Possible diagnoses for the Lady in Gold Now, let us speculate as to potential diagnoses for Adele Bloch-Bauer. There is little to work with in terms of evidence since her private life was shrouded in mystery. Adele was almost constantly tired and afflicted by headaches and vague symptoms.15 There are no records of her having received medical treatment and she refused to go the doctor’s surgery for examination. In the famed portrait, there is a mysterious air about her; her lips are sensuous and her hands twisted near her face to conceal a deformed finger (perhaps due to arthritis). Her pale, purplish fingers are suggestive of Raynaud’s phenomenon (inset), and her marked facial erythema (inset) might represent a malar rash or the flushing of heart disease (although it may also be the result of makeup or an artistic decision, as flushed cheeks are seen in other Klimt paintings of the female figure). Through the presence of these potential clinical signs and references available from other sources, we may outline some diagnostic hypotheses for the Lady in Gold as an exercise in diagnostic reasoning. This is, of course, merely speculative, since there is no further evidence to support our assumptions. The first possibility is that the purported malar rash, joint deformity (perhaps due to arthritis), fatigue, possible Raynaud’s phenomenon, and headache, as well as the coma and fever preceding death, may have been manifestations of systemic lupus erythematosus (SLE). Indeed, malar rash is a very common manifestation in SLE, affecting 60% of patients.16 The prominence of Adele’s reddened cheeks in the painting immediately calls to mind a diagnosis of lupus. In a 1979 study, Raynaud’s phenomenon was detected in 40% of patients with SLE and was found to be associated with a better prognosis.17 Recent research suggests an even higher prevalence of Raynaud’s phenomenon in lupus, in the region of 55%; interestingly, this vasomotor manifestation was associated with both central and peripheral nervous system involvement in the patients studied. A recent Chinese study might be helpful in elucidating the Adele affair. After assessing 917 patients with SLE, the authors found associations between certain clusters of clinical manifestations and the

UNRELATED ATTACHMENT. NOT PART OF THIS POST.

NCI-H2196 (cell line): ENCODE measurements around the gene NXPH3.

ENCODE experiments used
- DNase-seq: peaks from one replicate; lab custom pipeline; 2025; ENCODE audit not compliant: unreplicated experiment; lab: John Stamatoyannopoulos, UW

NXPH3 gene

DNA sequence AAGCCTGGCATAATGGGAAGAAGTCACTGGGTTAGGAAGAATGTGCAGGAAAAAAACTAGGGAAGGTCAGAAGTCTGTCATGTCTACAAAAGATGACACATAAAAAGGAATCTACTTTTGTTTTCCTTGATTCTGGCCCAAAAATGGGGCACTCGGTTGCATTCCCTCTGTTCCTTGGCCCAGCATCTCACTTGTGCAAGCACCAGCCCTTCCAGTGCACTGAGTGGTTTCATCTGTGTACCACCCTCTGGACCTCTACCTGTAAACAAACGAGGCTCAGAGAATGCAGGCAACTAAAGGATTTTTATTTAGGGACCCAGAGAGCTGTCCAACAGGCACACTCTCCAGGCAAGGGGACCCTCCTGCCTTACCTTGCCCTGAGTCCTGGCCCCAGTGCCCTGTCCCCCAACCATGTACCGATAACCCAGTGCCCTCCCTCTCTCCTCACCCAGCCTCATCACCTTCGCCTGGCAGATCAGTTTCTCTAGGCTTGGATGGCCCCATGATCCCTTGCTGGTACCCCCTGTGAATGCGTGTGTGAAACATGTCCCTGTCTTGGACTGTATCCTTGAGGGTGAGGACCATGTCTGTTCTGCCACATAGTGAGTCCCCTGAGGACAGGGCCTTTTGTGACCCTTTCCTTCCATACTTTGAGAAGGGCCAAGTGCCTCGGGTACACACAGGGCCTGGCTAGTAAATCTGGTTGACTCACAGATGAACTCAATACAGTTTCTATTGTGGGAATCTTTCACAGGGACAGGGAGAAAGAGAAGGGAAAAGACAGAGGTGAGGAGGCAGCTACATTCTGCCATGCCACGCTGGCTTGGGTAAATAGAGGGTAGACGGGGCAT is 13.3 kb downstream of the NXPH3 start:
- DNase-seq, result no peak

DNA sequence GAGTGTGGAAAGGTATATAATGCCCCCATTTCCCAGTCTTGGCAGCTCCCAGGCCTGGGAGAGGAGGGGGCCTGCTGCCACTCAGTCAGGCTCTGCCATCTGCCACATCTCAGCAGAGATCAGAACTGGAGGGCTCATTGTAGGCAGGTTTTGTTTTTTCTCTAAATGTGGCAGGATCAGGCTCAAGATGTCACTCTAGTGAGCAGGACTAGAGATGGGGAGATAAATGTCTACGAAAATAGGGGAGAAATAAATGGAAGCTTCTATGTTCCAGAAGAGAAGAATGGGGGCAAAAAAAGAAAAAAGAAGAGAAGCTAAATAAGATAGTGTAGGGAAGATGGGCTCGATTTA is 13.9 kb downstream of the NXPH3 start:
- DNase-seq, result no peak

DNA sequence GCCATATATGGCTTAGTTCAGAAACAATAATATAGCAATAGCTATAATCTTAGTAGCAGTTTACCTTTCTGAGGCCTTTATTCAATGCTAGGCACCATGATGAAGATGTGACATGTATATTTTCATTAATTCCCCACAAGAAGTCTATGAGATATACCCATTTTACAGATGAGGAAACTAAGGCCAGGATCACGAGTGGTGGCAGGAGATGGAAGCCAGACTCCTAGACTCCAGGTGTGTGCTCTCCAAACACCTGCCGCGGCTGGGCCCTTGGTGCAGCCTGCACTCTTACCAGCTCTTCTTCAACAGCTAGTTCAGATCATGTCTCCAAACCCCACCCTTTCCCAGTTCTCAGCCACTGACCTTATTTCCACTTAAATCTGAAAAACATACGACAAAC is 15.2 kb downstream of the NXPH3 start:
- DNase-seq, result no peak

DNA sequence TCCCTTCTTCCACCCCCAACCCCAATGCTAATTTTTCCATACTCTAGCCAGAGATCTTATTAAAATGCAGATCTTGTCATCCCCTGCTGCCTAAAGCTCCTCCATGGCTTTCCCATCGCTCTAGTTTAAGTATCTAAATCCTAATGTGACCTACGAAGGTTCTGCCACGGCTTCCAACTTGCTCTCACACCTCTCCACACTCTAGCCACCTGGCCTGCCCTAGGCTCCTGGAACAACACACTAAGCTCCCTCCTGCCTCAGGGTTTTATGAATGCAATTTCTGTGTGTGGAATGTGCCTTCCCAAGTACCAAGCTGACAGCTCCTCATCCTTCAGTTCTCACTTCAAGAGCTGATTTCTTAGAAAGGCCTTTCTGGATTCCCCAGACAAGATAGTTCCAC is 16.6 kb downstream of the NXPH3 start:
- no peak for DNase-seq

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da Mota et al. presence of certain antibodies. One such cluster was characterised by Raynaud’s phenomenon, malar rash, photosensitivity and presence of anti-Ro, antiSm and anti-RNP antibodies.18 Remarkably, our ‘patient’, Adele, may have exhibited these manifestations. The presence of coma and fever at the time of her death is suggestive of central nervous system involvement, leading to lupus encephalitis with a fatal outcome. The second hypothesis in our differential diagnosis is rheumatic fever (RF) or, rather, its late cardiovascular sequelae of adulthood. Indeed, flushed cheeks occur in some patients with mitral valve disease, particularly in mitral stenosis, a sign that has long been known and referred to as mitral facies or facies mitralis. This manifestation, characterised by a dusky flushing of the cheeks and – in the later stages – surrounding cyanosis is due to low cardiac output and vasodilatation in the skin. The second sign that can help establish this diagnosis is the possibility of joint deformity which might be a manifestation of Jaccoud’s arthropathy, an articular deformity first described in patients with RF. Mild-to-moderate mitral stenosis can be asymptomatic from a cardiorespiratory standpoint (i.e. present without dyspnea) with symptoms occurring only on exertion which would justify Adele’s refraining from physical activity. The fatigue reported in accounts of Adele’s life is another classic symptom of mitral stenosis attributable to low cardiac output. Near the end of her life, fever may have been due to infection of a deformed mitral valve, producing infectious endocarditis, a relatively common condition at that time in patients with a history of rheumatic disease. Cerebral embolisation from thrombi, septic emboli or, alternatively, cardiac arrhythmias leading to a marked reduction in cardiac output and, consequently, poor cerebral perfusion might explain her coma and its fatal outcome. A third diagnostic possibility would be rheumatoid arthritis (RA). Indeed, the posture in which ‘our patient’ is portrayed may have been an attempt to conceal a deformity in her right hand. Raynaud’s phenomenon is present in approximately 9.4% of patients with RA, as shown and confirmed in a recent meta-analysis of 3730 patients.19 Furthermore, Adele’s history of smoking heightens her susceptibility to two of these hypothetic rheumatological conditions since tobacco exposure is a known risk factor for lupus and RA alike.20 A fourth possible diagnosis would be mixed connective tissue disease (MCTD), a connective tissue disorder commonest in women at or after the third decade of life and characterized by manifestations of SLE, scleroderma and myositis. Raynaud’s phenomenon is present in almost 100% of patients and the arthritis visible in Adele Bloch-Bauer I might be a manifestation of lupus.